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November 12, 2018

Protective order on Michael Cohen’s notes over Eric Schneiderman’s abuse allegations denied

May 26, 2018
A judge denied lawyer Peter Gleason’s protective order request on Michael Cohen’s notes from a 2013 talk over ex-State Attorney General Eric Schneiderman’s alleged abuse of two women. (Todd Maisel/New York Daily News)

A lawyer’s bizarre bid to have a protective order placed on any notes from a 2013 conversation with Michael Cohen about ex-State Attorney General Eric Schneiderman’s alleged abuse of two women was rejected by a judge Thursday.

Attorney Peter Gleason had sought a protective order on notes Cohen might have taken during their conversation. Those notes could have been seized by the FBI during an April 9 raid on Cohen’s law office and residences.




In a terse one-page ruling Manhattan Federal Court Judge Kimba Wood rejected Gleason’s effort for an added level of secrecy on the notes.

Wood is overseeing an ongoing case over the raid, which revealed an investigation into President Trump’s personal attorney for campaign finance violations, as well as bank and wire fraud.

Attorney Peter Gleason tried to add a level of security on Michael Cohen's notes about the former New York State Attorney General.
Attorney Peter Gleason tried to add a level of security on Michael Cohen’s notes about the former New York State Attorney General. (Jefferson Siegel/New York Daily News)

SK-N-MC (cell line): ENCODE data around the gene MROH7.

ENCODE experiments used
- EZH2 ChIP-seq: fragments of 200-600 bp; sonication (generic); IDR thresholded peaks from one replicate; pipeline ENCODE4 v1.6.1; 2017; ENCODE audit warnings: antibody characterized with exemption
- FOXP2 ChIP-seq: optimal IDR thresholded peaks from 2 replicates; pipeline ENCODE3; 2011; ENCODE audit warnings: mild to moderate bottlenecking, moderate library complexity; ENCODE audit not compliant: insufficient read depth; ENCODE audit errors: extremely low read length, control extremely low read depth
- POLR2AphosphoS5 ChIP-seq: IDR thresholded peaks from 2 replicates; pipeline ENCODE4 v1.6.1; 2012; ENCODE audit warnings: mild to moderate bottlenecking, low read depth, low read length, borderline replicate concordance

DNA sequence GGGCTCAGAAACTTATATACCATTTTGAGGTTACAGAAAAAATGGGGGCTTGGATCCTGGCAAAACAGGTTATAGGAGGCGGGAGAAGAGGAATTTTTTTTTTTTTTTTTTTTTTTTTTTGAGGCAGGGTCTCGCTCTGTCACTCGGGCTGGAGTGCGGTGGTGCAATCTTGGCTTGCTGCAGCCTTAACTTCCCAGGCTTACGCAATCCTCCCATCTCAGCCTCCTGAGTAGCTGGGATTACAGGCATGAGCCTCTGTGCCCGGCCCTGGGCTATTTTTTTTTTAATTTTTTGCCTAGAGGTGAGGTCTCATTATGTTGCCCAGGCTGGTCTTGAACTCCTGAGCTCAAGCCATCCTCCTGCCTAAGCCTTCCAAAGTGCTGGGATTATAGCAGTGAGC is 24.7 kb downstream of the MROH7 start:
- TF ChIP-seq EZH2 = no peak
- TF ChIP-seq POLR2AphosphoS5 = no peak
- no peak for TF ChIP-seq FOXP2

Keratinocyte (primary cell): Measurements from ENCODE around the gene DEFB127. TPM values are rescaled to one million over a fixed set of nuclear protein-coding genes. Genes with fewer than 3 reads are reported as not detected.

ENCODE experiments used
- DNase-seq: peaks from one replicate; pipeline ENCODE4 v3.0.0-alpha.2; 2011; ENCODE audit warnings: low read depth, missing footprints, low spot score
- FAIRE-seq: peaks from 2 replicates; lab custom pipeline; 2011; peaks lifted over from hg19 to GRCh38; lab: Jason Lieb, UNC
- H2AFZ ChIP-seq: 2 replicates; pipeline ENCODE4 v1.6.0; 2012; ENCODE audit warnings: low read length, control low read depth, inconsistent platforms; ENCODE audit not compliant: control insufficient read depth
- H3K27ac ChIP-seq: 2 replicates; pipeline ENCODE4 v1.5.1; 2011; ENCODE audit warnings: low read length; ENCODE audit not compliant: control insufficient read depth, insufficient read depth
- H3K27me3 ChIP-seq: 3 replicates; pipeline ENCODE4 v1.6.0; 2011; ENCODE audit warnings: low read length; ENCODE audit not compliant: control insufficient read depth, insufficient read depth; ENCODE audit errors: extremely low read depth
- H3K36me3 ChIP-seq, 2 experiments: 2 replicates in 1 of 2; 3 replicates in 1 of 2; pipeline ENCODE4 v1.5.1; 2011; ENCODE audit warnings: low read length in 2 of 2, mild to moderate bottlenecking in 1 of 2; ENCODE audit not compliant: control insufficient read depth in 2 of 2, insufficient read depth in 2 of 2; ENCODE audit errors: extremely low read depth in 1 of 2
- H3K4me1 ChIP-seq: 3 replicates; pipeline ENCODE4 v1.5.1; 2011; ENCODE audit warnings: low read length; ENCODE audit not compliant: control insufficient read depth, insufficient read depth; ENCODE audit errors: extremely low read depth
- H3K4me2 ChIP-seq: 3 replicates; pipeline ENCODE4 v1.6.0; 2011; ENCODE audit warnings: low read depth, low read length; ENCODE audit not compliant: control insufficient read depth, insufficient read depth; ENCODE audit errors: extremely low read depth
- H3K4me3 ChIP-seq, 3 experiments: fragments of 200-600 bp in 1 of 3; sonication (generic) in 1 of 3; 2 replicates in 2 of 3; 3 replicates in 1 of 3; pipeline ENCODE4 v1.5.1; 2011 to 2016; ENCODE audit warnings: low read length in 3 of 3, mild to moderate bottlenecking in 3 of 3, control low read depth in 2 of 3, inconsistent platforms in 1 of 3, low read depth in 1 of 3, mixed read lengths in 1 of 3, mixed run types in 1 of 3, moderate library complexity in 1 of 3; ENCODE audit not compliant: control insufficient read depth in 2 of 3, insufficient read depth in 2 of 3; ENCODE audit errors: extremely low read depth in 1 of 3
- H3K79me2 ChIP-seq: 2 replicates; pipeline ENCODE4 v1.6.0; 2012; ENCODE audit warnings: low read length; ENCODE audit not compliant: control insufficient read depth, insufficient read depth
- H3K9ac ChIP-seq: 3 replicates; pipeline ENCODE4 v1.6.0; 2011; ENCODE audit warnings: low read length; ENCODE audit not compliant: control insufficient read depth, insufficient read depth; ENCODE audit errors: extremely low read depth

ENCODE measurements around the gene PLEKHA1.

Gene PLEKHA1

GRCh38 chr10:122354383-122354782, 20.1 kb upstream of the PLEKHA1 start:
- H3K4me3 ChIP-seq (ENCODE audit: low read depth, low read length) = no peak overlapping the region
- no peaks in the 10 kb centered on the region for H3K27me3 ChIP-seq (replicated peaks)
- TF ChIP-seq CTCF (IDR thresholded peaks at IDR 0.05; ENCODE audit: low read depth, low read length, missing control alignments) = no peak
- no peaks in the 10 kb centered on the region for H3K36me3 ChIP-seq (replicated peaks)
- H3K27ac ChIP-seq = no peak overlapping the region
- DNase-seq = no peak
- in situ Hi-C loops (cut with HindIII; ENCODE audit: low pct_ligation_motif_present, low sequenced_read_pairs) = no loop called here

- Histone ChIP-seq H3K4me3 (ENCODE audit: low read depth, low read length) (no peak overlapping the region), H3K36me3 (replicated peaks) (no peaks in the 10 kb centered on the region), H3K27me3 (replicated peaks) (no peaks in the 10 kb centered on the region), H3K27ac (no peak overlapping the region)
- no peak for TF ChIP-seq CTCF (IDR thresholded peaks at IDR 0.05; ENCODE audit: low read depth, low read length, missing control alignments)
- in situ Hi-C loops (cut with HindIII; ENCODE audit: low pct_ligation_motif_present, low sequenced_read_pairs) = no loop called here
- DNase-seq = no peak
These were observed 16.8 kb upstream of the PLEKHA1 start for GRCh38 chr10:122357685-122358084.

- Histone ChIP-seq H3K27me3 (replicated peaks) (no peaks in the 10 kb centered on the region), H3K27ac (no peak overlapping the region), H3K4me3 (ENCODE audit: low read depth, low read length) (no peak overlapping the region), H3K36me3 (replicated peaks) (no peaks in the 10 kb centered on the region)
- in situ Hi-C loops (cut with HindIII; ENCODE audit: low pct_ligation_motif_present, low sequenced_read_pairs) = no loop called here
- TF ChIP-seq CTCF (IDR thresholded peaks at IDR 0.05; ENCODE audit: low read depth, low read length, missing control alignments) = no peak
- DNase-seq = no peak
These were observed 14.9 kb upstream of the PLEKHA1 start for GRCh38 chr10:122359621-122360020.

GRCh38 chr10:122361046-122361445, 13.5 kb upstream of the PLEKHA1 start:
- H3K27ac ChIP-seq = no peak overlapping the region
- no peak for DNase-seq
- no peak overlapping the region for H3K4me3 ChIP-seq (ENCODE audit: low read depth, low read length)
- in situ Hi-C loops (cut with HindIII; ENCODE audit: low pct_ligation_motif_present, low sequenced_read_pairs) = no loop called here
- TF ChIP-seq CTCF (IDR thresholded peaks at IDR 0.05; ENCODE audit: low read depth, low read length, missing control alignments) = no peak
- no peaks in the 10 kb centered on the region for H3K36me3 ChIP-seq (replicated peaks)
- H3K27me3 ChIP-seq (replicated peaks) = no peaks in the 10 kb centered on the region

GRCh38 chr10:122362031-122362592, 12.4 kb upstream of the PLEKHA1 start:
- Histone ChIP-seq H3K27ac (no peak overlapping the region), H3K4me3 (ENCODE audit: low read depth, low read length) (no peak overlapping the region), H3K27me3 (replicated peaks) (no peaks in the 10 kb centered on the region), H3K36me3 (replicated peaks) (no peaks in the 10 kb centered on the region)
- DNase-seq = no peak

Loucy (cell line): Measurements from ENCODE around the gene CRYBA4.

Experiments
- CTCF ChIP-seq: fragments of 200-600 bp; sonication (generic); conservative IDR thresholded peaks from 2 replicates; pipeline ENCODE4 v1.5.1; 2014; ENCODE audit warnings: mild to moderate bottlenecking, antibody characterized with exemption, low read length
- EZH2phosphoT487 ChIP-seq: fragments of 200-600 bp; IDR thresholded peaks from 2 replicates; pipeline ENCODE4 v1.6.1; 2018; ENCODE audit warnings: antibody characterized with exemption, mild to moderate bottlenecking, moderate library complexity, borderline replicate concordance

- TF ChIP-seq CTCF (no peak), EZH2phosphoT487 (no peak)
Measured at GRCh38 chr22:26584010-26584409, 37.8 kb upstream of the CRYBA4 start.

A retired judge is currently assisting in the review of Cohen’s materials to determine which are subject to attorney-client privilege.

Gleason said that in 2013 a columnist for the New York Post suggested he speak with Donald Trump regarding two women who alleged Schneiderman had been “sexually inappropriate” with them. At the time, Trump was mulling a run for governor.

Gleason ended up describing the allegations to Cohen, who is Trump’s personal attorney.

Eric Schneiderman resigned from office as New York State Attorney General when four women accused him of abuse.
Eric Schneiderman resigned from office as New York State Attorney General when four women accused him of abuse. (Marcus Santos/New York Daily News)

Schneiderman resigned in disgrace earlier this month after the New Yorker reported he was a hard-drinking brute who had abused four women while presenting himself publicly as a champion of the #MeToo movement.

Gleason said he was pleased with Wood’s decision.

“It does not forestall re-addressing this matter at the appropriate time. My hope is that this will not be necessary,” he said.




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